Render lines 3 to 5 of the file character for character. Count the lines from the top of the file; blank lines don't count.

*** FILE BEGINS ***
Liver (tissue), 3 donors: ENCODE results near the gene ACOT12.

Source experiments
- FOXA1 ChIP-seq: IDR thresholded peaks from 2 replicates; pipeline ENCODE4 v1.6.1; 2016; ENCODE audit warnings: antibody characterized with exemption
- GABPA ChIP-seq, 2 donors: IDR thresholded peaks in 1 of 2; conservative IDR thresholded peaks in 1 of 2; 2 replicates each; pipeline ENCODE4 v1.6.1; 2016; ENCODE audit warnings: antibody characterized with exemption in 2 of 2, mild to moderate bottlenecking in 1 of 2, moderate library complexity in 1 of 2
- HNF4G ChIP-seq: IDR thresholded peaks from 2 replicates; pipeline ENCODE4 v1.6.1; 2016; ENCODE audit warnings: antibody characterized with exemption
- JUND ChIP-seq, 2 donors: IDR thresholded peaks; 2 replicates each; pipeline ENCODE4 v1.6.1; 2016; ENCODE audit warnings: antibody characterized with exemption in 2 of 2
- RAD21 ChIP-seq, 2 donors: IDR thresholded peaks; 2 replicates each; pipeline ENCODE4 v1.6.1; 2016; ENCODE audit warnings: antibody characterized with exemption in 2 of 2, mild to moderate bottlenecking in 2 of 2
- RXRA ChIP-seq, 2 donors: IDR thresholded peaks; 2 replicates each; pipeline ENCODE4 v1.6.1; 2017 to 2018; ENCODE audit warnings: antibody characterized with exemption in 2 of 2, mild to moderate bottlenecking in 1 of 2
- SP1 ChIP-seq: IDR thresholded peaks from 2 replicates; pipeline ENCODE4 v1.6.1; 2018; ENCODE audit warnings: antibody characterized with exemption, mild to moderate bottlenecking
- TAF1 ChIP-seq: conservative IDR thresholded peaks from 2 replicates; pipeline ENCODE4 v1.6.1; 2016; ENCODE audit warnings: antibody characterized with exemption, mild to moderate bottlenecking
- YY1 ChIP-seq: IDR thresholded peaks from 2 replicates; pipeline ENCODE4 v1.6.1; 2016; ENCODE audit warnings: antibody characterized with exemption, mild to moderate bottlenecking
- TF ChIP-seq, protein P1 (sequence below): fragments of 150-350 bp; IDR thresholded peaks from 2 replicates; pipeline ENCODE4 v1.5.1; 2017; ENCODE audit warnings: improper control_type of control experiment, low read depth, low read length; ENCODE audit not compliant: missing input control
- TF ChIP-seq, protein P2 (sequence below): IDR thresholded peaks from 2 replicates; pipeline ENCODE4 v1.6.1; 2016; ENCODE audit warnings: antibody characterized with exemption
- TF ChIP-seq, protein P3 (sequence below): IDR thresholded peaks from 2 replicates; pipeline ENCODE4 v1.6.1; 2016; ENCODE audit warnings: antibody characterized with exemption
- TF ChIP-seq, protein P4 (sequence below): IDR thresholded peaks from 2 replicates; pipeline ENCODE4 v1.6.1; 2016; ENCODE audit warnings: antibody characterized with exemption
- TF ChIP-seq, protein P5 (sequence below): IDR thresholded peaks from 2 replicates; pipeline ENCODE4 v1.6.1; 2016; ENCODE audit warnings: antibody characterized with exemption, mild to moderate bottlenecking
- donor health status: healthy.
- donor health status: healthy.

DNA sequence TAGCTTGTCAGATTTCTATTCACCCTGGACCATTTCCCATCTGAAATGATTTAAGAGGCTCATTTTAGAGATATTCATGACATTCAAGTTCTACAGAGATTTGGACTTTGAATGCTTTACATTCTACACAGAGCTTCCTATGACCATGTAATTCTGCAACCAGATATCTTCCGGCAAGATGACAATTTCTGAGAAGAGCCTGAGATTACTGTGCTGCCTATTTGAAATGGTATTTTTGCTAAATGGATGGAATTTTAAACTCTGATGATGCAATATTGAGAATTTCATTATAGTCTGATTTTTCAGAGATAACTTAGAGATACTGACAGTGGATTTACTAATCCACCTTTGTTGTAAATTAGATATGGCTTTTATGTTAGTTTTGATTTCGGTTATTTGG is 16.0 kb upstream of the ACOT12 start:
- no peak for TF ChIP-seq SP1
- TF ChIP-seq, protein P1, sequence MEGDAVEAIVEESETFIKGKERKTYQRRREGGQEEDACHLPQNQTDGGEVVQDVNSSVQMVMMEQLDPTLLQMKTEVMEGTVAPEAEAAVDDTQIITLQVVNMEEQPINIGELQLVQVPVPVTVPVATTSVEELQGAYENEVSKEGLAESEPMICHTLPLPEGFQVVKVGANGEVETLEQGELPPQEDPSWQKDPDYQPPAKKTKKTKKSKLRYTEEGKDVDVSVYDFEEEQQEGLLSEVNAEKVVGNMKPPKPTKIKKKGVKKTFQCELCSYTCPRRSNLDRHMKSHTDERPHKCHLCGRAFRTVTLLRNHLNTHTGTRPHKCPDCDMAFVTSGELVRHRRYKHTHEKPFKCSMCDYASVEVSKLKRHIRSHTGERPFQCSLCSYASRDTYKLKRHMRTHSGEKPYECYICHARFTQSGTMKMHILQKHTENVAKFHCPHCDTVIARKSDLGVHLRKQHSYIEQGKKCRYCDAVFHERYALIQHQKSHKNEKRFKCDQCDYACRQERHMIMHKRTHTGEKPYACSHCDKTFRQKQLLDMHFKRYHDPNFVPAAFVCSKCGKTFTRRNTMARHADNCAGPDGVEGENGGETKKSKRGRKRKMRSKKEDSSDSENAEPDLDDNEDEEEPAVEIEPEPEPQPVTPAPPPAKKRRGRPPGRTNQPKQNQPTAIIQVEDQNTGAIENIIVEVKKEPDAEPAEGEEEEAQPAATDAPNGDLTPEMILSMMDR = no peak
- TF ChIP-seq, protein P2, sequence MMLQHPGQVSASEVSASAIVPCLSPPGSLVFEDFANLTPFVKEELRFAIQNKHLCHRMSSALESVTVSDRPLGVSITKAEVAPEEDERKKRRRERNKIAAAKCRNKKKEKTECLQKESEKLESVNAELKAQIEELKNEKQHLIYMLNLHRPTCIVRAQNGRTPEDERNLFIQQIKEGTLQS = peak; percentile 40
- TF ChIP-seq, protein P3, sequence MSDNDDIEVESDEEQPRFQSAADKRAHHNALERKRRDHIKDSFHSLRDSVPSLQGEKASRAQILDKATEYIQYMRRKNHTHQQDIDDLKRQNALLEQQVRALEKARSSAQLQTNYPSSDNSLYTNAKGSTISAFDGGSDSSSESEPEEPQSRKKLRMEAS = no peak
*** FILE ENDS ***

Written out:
- FOXA1 ChIP-seq: IDR thresholded peaks from 2 replicates; pipeline ENCODE4 v1.6.1; 2016; ENCODE audit warnings: antibody characterized with exemption
- GABPA ChIP-seq, 2 donors: IDR thresholded peaks in 1 of 2; conservative IDR thresholded peaks in 1 of 2; 2 replicates each; pipeline ENCODE4 v1.6.1; 2016; ENCODE audit warnings: antibody characterized with exemption in 2 of 2, mild to moderate bottlenecking in 1 of 2, moderate library complexity in 1 of 2
- HNF4G ChIP-seq: IDR thresholded peaks from 2 replicates; pipeline ENCODE4 v1.6.1; 2016; ENCODE audit warnings: antibody characterized with exemption